Planning a hallway

In most homes, the hallway is a transient space which traffic passes through. Consequently, it's low on the list of radical redesigns, with homeowners preferring to devote cash and space to more 'functional rooms'. When it comes to planning your hallway, it's often a case of 'working with what you've got', but with the right colours, lighting and textiles, you can create a spectacular entrance to your home. Here's how...

Hallway design ideas

How to choose hallway storage

Decorating video: Create a warm yellow hallway

Planning a hallway

Hallway design tips

  • Hang a mirror in your hallway to reflect light and create depth.
  • Keep your hallway clutter-free at all times.
  • Choose slimline furniture and keep it to a minimum.
  • Allow light to flow wherever possible: dingy just won't do.

Colour your hall
A dark hallway says all the wrong things about your home. Use colour to make the entrance as light and appealing as possible. The general advice is to steer clear of dark and bold colours however, as with all the best rules, there are exceptions! If your house is a large listed building or a grand period home, a deep traditional red or green will enhance the pedigree of the building and add enormous impact.

If your hallway is narrow or small, neutrals invariably work best. Don't be tempted to use a dark colour beneath a dado rail as it will make the walls look shorter and the space feel claustrophobic.

If you have painted floorboards in your hallway, give the impression of greater floor surface by painting the skirtings the same colour as the floor. Be warned however, that floorboards painted a light colour can be particularly high-maintenance.

Wall treatments
Flocked wallpaper, once the style crime of the Eighties, has undergone a radical rethink and emerged hipper than ever. If you have a dado rail, do as the Victorians did and line beneath with embossed wallpaper leaving above painted or plain-papered.

Polished plaster finishes give walls real warmth and depth. Limestone, marble flour, waxes, sand and grains can all be used to give walls character, texture and lustre.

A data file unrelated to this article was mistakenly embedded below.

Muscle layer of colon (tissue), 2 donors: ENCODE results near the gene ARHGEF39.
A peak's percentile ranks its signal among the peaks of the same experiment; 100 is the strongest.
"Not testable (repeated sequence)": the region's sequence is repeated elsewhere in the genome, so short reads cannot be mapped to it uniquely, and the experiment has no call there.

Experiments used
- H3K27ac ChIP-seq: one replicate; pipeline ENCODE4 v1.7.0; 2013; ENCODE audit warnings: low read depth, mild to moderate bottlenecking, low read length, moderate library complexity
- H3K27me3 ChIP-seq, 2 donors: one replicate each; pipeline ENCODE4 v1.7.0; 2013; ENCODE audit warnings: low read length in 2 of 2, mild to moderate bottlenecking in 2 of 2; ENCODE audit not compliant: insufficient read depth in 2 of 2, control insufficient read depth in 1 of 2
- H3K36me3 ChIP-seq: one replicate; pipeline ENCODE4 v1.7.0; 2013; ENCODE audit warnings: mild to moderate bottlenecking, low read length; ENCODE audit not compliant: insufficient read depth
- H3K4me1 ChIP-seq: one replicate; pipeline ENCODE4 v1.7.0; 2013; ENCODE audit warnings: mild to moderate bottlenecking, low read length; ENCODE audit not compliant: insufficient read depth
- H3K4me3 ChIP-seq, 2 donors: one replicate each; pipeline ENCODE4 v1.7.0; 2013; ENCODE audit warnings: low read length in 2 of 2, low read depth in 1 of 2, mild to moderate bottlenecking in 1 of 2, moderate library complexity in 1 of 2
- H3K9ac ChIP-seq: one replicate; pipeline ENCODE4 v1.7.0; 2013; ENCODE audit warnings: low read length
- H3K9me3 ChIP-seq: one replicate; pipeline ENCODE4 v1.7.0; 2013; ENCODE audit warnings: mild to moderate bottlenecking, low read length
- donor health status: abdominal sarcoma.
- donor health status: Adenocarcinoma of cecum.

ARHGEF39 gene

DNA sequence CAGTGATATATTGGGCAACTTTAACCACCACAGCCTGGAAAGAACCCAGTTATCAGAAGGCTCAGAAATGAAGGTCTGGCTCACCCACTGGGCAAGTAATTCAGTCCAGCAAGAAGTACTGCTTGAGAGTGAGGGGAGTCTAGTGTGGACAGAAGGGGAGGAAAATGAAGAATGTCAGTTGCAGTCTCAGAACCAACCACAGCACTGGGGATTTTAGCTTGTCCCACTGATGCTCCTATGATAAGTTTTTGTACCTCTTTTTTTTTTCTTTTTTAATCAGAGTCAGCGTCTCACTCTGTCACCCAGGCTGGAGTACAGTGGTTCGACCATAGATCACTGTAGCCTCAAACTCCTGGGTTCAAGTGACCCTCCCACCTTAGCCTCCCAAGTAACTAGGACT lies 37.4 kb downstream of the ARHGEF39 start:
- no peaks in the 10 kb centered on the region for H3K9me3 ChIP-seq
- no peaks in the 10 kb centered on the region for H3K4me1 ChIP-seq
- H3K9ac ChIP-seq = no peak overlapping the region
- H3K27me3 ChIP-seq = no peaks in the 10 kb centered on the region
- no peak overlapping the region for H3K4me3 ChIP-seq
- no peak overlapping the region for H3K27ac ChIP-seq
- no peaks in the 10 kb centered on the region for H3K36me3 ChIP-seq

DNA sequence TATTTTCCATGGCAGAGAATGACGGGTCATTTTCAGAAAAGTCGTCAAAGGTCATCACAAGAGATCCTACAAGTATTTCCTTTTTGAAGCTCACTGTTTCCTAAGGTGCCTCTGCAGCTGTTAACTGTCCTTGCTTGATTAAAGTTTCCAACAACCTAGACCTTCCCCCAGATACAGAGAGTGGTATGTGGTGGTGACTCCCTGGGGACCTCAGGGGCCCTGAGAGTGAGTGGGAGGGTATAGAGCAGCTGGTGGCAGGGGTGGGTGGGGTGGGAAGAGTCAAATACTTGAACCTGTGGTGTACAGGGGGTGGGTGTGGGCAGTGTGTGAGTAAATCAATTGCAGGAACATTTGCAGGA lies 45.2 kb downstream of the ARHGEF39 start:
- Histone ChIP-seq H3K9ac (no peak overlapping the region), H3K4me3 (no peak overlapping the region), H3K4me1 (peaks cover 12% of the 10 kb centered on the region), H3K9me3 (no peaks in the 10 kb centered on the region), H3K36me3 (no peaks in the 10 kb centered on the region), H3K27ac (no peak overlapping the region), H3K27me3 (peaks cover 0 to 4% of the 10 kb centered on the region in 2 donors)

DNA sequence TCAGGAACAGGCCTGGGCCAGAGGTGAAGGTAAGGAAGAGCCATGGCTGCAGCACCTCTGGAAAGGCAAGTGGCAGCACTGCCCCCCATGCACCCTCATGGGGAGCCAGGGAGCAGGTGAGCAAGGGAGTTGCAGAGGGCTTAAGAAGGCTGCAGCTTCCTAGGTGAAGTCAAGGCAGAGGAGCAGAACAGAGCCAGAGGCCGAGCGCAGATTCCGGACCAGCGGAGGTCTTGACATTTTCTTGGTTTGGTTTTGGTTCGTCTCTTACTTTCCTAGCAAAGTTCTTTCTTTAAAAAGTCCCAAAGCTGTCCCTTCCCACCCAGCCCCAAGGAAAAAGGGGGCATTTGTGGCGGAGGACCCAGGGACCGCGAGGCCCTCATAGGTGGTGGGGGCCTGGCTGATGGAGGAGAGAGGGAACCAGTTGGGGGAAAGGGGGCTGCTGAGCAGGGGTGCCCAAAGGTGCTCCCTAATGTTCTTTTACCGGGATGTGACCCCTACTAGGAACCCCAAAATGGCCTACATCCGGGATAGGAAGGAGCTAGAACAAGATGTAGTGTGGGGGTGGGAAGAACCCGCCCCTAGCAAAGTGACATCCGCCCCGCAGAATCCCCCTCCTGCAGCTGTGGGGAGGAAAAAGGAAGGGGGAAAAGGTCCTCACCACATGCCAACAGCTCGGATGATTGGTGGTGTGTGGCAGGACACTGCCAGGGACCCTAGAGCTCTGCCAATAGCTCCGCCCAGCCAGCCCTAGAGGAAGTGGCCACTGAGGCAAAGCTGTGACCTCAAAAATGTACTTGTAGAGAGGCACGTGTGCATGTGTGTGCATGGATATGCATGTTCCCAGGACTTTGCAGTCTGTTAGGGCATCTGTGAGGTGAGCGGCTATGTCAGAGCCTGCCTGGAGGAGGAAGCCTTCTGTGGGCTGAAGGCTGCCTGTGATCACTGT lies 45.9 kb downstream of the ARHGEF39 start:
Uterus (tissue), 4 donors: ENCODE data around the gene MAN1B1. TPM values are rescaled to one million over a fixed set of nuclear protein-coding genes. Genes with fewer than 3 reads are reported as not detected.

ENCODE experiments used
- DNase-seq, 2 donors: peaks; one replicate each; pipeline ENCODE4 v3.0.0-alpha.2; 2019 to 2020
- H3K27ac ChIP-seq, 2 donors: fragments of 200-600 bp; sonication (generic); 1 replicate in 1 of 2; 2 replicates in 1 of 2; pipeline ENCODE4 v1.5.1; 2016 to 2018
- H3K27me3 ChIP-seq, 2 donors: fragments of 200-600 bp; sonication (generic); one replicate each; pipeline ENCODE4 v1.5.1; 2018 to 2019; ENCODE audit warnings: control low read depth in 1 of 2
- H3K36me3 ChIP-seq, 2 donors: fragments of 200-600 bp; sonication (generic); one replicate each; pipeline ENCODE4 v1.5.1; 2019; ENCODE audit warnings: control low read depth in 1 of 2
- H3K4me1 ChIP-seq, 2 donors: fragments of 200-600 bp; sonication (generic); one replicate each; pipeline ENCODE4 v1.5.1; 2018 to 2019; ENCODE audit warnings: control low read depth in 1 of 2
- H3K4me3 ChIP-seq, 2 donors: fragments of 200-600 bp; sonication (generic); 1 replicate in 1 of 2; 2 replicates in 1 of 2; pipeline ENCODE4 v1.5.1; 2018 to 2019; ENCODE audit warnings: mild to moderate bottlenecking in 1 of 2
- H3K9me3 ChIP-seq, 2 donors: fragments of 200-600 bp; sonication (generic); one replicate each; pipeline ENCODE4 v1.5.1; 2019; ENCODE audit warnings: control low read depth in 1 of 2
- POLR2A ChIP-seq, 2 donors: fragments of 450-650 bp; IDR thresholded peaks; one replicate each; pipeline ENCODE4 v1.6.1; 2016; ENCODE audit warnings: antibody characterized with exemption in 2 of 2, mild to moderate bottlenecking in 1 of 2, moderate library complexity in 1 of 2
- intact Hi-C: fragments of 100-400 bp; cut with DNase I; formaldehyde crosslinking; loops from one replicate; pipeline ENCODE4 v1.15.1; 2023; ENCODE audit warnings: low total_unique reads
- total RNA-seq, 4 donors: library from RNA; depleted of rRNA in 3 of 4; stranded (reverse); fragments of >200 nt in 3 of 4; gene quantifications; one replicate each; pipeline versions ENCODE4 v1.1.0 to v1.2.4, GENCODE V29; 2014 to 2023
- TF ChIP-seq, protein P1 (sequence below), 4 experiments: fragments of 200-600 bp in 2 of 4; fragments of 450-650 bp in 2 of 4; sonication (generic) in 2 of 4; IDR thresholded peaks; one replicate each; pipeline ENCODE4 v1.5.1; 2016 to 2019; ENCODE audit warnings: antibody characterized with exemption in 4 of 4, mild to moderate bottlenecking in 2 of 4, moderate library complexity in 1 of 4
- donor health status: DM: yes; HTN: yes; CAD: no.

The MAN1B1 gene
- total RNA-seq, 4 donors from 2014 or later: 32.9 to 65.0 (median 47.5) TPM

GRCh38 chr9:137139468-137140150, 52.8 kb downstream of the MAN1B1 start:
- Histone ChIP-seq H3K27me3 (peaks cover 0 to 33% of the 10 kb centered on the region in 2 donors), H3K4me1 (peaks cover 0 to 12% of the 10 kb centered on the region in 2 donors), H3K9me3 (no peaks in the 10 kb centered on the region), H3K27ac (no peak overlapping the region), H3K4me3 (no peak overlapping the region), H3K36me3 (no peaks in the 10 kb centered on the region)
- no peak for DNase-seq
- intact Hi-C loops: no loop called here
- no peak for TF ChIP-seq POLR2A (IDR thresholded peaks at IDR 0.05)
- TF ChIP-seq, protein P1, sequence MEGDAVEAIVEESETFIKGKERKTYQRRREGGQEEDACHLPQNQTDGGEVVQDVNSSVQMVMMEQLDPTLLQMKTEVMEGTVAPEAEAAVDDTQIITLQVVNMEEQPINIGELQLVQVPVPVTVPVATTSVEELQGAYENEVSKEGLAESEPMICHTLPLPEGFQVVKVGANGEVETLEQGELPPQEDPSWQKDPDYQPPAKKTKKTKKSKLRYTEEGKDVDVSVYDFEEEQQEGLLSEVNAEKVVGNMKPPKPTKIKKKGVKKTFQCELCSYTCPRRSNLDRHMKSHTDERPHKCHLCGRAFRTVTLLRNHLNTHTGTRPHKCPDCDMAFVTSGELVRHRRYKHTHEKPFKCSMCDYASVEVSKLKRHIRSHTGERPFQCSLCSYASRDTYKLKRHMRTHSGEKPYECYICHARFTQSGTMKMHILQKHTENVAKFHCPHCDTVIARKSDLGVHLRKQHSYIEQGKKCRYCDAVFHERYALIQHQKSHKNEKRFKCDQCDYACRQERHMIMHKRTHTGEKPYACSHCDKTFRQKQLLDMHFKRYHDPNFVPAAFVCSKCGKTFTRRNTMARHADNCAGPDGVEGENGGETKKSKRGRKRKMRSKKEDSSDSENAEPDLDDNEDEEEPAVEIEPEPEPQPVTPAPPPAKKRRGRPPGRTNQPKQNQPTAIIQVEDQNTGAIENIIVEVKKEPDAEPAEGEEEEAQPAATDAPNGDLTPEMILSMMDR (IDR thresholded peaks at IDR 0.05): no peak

If your hallway is likely to take a hammering from heavy footfall, choose paints that are both washable and durable so you can scrub away the marks without scrubbing away the paint.

Alternatively, if you're channeling a fresh New England look in your home consider tongue and groove cladding. It's an excellent choice for hallways - hardwearing and good-looking.

Style statements
Floor space is invariably at a premium, but your walls are the perfect place to make a statement with a mirror, photographs, art or hangings. A strategically positioned mirror can make a narrow hallway look bigger and reflect light, a view or a painting. A hallway mirror also allows people to check their reflection as they walk in or out of the house.

Estate agents warn that a rogue's gallery of family photos can alienate buyers. Though while a question mark may hover over a triptych of Daisy the dog, a grouping of framed black and white photographs can look very chic indeed. More inspirational artworks can give your hallway a cool gallery feel. When hanging art in a hallway consider lighting it to its best effect. A simple spot can be used to highlight a particular feature in a painting or go for general illumination with an overhead picture light.

There on the stairs
The staircase is usually a feature of most hallways so it needs to be visually appealing. Runners with rods can give a distinctive look that's particularly well suited to period homes. Roger Oates has an excellent selection of traditional and contemporary stair runners. You can also create some excellent effects by painting stairs.

Let in the light
If your hall has a low ceiling, uplighters will give the impression of greater height. If you have lofty, high ceilings they're perfect for displaying feature lighting. Suspend globes of light from the stairwell (Jasper Morrison has designs that are perfect for this) or go for a luxe look with a beautiful chandelier.

Maximise natural light wherever possible. If your hallway is dark, a solid wood front door won't do you any favours. Could a glazier install glass panels to allow the light to flow? Alternatively, glazed interior doors will allow the light to bounce into your hallway. Paint a dark staircase white or embrace a radical alternative with a funky glass installation.

Only store the absolute essentials in your hallway. Anything other than the bare minimum will get in the way of the morning scramble for bags, shoes and coats. A narrow console table is a good choice (one with a curved front edge will avoid those bruised hips!) but it can easily become a depository for drinks, newspapers and the morning's post, so beware of clutter!